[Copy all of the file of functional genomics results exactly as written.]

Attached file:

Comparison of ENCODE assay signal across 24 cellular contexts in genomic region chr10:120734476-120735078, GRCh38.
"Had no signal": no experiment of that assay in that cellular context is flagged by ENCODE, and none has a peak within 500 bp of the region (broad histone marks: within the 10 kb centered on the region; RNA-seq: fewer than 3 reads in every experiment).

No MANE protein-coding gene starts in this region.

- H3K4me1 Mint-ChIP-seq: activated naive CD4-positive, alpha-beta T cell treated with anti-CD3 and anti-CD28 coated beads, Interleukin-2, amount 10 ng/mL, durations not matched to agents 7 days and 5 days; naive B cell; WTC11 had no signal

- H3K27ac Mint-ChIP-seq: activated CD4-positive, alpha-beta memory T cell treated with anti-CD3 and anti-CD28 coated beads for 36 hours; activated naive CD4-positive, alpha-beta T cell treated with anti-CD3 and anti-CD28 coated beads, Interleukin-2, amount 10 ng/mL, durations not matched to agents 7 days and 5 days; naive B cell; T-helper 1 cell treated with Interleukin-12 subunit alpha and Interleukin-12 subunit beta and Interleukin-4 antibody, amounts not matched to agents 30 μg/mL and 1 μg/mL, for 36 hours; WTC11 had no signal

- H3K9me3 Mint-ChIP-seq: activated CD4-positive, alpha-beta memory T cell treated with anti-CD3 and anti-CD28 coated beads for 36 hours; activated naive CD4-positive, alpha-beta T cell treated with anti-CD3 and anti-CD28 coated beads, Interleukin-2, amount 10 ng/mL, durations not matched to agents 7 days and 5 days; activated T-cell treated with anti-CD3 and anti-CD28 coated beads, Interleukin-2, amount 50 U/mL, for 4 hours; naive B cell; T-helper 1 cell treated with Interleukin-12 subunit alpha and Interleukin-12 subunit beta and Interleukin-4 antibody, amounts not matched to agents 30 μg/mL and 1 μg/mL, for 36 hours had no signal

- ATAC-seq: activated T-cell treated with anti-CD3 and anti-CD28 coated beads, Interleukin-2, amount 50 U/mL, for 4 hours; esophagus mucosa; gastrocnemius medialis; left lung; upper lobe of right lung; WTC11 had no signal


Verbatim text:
Comparison of ENCODE assay signal across 24 cellular contexts in genomic region chr10:120734476-120735078, GRCh38.
"Had no signal": no experiment of that assay in that cellular context is flagged by ENCODE, and none has a peak within 500 bp of the region (broad histone marks: within the 10 kb centered on the region; RNA-seq: fewer than 3 reads in every experiment).

No MANE protein-coding gene starts in this region.

- H3K4me1 Mint-ChIP-seq: activated naive CD4-positive, alpha-beta T cell treated with anti-CD3 and anti-CD28 coated beads, Interleukin-2, amount 10 ng/mL, durations not matched to agents 7 days and 5 days; naive B cell; WTC11 had no signal

- H3K27ac Mint-ChIP-seq: activated CD4-positive, alpha-beta memory T cell treated with anti-CD3 and anti-CD28 coated beads for 36 hours; activated naive CD4-positive, alpha-beta T cell treated with anti-CD3 and anti-CD28 coated beads, Interleukin-2, amount 10 ng/mL, durations not matched to agents 7 days and 5 days; naive B cell; T-helper 1 cell treated with Interleukin-12 subunit alpha and Interleukin-12 subunit beta and Interleukin-4 antibody, amounts not matched to agents 30 μg/mL and 1 μg/mL, for 36 hours; WTC11 had no signal

- H3K9me3 Mint-ChIP-seq: activated CD4-positive, alpha-beta memory T cell treated with anti-CD3 and anti-CD28 coated beads for 36 hours; activated naive CD4-positive, alpha-beta T cell treated with anti-CD3 and anti-CD28 coated beads, Interleukin-2, amount 10 ng/mL, durations not matched to agents 7 days and 5 days; activated T-cell treated with anti-CD3 and anti-CD28 coated beads, Interleukin-2, amount 50 U/mL, for 4 hours; naive B cell; T-helper 1 cell treated with Interleukin-12 subunit alpha and Interleukin-12 subunit beta and Interleukin-4 antibody, amounts not matched to agents 30 μg/mL and 1 μg/mL, for 36 hours had no signal

- ATAC-seq: activated T-cell treated with anti-CD3 and anti-CD28 coated beads, Interleukin-2, amount 50 U/mL, for 4 hours; esophagus mucosa; gastrocnemius medialis; left lung; upper lobe of right lung; WTC11 had no signal